Latest posts by John Preston (see all)
- Album review: Billie Eilish – WHEN WE ALL FALL ASLEEP, WHERE DO WE GO? - 4 April, 2019
- Album review:Self Esteem – Compliments Please - 12 March, 2019
- Album review: The Japanese House – Good at Falling - 11 March, 2019
Firstly, if you haven’t already made yourself utterly sick of Carly Rae Jepson’s brilliant and now one-year-old album Emotion, then you’re doing something very wrong. Since its release, a follow up the massively successful breakthrough album Kiss, Jepson has had to adjust her pop positioning somewhat.
Although Emotion has failed to sell in the quantities that would be testimony to its brilliance, the singer has become something of a cult star – a Canadian Robyn or Annie, say – and is a role she has taken to with ease and considerable charm. The biggest criticism of Emotion was that Jepson was too blank and unreadable – this is to completely miss the point of her skill and appeal.
Jepson could be me or you, if of course we had this singer’s ability to express joy and heartbreak – the basic stuff – so eloquently and emphatically. Easier than it sounds, I’d say.
Emotion Side B is a selection of eight songs left over from the 40-plus tracks that Jepson recorded and which were whittled down to the 17 that eventually became Emotion. She has already spoken about how difficult this task became and with the quality of the songs here then it’s easy to see why.
These tracks are sonically very much of an era – somewhere between 1986 to the early 1990s – and they don’t step far outside of this period of post-disco, synthesiser-helmed dance-pop. While Emotion certainly acknowledged its earlier dance roots, it also featured productions that at least tried to sound like it was recorded in 2016. Aside from the oddity ‘Store’, any of Side B‘s tracks would sit very well within Emotion‘s final playlist but may have rendered the overall sound as potentially too retro, certainly compared to the likes of Beyonce and Taylor Swift.
Although the energetic album opener ‘First Time’ certainly has its own buoyant charm, it is also the most generic song here. The trio of songs that follows, however, are so strong and meticulously crafted that not including them on Emotion must have indeed led to heartbreak. ‘Higher’ (co-written and produced by Greg Kurstin) and stridently zipping ‘The One’ continue with the moody synth chords of Emotion‘s ‘Your Type’ but are used here as a foundation to both songs’ overtly bright and punching euphoria. ‘My breath was lost when you said “friends”‘ captures the mood – and at some point, collective shared feelings – of the slowed down, broken melancholy of ‘Fever’. Jepson perfectly captures the immediate hinterland of denial and confused feelings – is it unrequited lust or is it true love?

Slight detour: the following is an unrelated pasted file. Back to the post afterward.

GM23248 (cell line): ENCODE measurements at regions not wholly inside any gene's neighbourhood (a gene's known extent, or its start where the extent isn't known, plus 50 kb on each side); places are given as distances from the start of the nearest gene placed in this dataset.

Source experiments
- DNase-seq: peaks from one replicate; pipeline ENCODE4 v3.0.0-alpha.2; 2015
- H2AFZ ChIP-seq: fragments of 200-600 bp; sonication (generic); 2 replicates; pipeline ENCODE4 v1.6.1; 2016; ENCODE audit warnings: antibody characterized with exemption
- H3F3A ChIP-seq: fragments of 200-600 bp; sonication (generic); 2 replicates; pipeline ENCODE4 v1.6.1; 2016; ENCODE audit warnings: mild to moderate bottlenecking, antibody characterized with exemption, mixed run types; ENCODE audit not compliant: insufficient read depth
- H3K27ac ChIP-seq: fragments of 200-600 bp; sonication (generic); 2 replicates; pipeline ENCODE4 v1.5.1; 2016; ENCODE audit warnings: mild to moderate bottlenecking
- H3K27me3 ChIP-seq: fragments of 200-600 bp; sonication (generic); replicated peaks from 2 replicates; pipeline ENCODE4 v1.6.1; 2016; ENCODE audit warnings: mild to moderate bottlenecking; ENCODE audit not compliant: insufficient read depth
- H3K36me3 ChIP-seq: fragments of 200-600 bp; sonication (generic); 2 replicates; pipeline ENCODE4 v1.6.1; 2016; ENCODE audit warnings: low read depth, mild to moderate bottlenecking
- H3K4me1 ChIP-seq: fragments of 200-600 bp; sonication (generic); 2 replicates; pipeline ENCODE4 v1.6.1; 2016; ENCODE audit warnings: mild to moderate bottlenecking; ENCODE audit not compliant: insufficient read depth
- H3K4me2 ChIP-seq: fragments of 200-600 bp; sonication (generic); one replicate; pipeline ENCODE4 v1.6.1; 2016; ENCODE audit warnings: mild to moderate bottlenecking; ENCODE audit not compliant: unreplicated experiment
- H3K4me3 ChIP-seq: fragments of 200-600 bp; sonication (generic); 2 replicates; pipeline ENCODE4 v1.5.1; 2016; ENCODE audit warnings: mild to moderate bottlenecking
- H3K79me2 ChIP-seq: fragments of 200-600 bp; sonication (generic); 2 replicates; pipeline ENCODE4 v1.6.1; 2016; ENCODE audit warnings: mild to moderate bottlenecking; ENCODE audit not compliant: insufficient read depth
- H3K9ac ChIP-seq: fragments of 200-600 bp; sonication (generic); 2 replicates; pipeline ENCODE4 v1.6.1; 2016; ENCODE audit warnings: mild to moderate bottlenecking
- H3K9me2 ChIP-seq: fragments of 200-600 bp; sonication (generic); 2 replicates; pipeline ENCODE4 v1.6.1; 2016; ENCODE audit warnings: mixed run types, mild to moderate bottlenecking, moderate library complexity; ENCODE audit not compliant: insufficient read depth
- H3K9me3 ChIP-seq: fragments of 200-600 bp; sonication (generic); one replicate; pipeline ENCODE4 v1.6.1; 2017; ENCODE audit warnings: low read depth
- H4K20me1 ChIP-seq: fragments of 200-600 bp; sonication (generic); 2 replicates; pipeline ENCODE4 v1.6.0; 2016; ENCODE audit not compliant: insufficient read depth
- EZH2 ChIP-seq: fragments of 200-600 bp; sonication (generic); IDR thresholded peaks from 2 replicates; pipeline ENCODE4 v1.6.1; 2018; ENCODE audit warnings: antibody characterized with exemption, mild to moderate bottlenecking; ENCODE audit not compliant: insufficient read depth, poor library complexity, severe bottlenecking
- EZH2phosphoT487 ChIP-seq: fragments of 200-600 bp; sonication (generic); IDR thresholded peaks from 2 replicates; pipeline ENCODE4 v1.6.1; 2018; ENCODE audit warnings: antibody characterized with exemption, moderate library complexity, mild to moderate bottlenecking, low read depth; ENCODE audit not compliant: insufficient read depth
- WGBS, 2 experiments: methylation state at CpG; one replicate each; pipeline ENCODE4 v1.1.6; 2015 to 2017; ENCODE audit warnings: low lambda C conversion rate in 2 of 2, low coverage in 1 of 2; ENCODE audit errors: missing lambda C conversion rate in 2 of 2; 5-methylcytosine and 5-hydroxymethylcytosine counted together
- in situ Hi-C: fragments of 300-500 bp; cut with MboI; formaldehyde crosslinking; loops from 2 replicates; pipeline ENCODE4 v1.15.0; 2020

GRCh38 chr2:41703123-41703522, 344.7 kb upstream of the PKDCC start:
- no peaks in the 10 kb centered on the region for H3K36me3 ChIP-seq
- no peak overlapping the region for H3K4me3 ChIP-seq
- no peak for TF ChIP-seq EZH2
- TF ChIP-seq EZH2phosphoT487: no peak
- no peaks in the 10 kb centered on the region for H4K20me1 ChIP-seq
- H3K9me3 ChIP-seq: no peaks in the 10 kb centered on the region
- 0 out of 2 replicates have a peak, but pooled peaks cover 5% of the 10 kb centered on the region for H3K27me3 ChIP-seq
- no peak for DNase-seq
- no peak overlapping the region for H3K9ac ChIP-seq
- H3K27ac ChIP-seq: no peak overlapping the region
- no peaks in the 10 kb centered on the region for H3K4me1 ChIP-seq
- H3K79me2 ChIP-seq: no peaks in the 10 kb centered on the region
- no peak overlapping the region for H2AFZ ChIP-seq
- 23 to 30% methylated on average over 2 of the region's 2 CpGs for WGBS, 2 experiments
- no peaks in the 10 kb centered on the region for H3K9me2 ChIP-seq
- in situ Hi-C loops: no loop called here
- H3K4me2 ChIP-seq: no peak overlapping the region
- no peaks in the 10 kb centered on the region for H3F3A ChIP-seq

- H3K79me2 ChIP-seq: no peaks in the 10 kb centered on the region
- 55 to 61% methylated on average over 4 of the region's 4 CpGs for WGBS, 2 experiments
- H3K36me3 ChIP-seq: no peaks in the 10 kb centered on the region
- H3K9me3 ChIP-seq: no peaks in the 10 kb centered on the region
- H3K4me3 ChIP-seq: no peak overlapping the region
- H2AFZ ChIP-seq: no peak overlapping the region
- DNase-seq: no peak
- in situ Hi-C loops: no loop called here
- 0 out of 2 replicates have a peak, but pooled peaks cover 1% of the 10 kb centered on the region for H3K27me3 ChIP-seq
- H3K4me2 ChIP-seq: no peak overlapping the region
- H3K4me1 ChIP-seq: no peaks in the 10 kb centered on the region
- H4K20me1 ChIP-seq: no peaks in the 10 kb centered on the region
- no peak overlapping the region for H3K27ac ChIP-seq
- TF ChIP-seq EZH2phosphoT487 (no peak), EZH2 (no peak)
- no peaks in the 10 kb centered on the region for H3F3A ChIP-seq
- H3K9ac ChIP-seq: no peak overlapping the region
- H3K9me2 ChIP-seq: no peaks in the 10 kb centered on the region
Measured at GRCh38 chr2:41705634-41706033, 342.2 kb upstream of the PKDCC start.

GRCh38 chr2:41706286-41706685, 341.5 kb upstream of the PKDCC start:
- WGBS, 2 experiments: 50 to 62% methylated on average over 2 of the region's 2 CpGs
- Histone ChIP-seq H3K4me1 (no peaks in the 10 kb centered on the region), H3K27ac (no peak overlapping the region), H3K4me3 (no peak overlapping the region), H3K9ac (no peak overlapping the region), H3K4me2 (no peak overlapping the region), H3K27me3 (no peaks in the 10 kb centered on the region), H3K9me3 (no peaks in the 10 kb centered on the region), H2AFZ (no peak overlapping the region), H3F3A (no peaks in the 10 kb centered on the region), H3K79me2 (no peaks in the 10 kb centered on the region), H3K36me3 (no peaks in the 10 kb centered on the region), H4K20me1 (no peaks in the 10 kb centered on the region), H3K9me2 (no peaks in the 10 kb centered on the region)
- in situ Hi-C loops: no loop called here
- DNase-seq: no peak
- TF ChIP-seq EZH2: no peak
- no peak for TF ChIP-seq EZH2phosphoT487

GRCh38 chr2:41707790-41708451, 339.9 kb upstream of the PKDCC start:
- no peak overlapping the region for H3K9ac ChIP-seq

The album’s final third dutifully includes a plaintive and straightforward ballad in ‘Roses’ and a propulsive, Robyn-like electro weeper, appropriately titled ‘Cry’, which is a tough call for second best song here. ‘Body Language’, a co-write with Jepson’s previous collaborator Dev Hynes (Blood Orange), is celebratory and rowdy pop with an irresistible ‘I just think we’re overthinking it!’ chant. This leaves ‘Store’, a song which goes from an early Madonna-like melody and lyrical shrug to a chorus which can only be termed clunky and unexpected. It’s mindlessly catchy, child-like and will probably become something of a live favourite – such is its naive appeal and singalong nature. Its inclusion is refreshing, at least, and confirms Jepson’s dismissal of a need to be taken too seriously.
Have fun adding these glorious songs to your extended Emotion playlist. Carly Rae Jepson may predate the music industry’s need for B-sides but she more than understands the obsessive nature of pop music and the new and uncompromising direction her own star is taking.